Even if the entire world fleet switched to zero emissions propulsion technology, the impact on global greenhouse gas (GHG) emissions would be "modest" at best, consultant and veteran industry expert Rudy Kassinger has told Ship & Bunker.
The comments come in the wake of the recent 71st session of the Marine Environment Protection Committee (MEPC 71), where the industry continued its efforts to develop strategies for reducing GHG emissions as part of its implied obligations under the COP21 global climate agreement.
But as pressure mounts on IMO for the sector to do its part in the wider global reduction effort, Kassinger warns the significance of those efforts may be misunderstood.
"Shipping currently produces less than 3 percent of global GHGs to move 90 percent of world trade. This sounds like it's a very efficient use of energy already. While I’m not against marine further optimizing consumption, it needs to be understood that even if industry efforts reduced this by half it would only have a minimal impact on the global GHG picture," he told Ship & Bunker.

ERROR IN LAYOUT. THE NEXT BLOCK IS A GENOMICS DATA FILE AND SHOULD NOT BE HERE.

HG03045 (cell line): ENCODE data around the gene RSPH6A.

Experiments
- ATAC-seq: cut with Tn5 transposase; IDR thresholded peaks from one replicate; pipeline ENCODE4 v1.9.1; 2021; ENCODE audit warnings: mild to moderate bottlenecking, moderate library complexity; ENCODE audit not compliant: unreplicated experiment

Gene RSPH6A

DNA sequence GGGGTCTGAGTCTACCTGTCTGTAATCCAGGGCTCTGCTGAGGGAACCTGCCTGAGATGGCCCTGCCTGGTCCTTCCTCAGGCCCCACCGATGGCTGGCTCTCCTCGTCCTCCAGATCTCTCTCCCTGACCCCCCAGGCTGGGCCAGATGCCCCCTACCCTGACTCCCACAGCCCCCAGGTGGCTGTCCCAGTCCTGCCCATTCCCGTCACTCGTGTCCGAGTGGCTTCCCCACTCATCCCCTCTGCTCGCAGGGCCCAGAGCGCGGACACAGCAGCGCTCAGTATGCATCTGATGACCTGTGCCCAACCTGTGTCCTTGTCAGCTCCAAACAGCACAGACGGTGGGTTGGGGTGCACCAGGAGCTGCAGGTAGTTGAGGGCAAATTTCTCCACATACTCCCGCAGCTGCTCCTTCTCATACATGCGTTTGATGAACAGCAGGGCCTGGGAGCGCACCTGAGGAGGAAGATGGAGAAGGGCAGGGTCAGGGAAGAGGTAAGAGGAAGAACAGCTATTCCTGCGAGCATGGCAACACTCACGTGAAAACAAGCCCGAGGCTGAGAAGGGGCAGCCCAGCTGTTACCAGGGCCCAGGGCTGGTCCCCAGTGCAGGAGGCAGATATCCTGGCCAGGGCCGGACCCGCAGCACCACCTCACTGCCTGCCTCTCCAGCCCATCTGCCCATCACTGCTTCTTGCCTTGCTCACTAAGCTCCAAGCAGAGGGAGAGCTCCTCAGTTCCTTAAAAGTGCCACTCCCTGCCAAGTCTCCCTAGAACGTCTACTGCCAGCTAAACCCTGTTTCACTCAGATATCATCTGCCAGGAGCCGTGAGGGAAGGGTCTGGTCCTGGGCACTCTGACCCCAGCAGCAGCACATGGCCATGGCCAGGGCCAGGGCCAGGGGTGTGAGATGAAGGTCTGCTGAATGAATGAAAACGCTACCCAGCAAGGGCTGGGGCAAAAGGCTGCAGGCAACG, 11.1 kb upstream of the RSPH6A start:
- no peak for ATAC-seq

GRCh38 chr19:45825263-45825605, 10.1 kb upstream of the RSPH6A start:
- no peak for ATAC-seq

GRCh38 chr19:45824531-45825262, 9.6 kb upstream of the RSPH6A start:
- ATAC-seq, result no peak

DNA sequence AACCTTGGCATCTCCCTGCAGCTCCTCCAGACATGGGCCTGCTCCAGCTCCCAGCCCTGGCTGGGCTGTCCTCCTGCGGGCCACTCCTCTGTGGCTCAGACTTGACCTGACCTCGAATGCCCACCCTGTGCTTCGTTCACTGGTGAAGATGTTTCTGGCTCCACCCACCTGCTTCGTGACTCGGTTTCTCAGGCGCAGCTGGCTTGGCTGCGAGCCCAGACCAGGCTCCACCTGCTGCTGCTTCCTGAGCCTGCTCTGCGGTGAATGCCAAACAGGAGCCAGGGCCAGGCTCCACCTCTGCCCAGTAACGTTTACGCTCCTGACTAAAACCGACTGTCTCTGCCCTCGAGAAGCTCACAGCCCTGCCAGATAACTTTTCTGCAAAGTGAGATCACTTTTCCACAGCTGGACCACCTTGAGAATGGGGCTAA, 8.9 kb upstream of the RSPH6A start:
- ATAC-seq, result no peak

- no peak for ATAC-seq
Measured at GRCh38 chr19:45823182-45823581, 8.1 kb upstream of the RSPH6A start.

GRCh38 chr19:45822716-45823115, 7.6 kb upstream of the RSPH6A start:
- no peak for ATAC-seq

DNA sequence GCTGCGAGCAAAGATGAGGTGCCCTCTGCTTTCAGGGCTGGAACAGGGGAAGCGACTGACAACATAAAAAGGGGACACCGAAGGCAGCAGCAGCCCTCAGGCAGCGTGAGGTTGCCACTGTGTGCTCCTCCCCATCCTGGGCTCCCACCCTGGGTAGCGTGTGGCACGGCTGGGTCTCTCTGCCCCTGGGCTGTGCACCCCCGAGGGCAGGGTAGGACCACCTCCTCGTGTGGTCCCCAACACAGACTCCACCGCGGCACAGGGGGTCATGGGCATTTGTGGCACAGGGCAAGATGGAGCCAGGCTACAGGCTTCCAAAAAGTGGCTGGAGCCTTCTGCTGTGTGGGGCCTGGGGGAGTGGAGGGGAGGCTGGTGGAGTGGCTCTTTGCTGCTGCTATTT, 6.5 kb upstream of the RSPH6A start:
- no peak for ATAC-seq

"World consumption of petroleum is about 95 million barrels per day (bbl/d). Marine fuel consumption is about 5 million bbl/d. In contrast, light/medium distillate consumption is around 66 million bbl/d, which is mainly gasoline, diesel, and jet fuel. That's the 'low hanging' fruit, not the 5 million bbl/d from Marine. Even if the world fleet switched to using sails the impact on global GHG emissions would be modest.
"So while I'm certainly in favour of the spirit of the marine effort, as any contribution that this most fuel efficient mode of transportation makes will be important to the global effort, it should be put in perspective. There is a far greater savings potential to be had from efforts to make auto and truck emissions per ton mile the same as shipping.”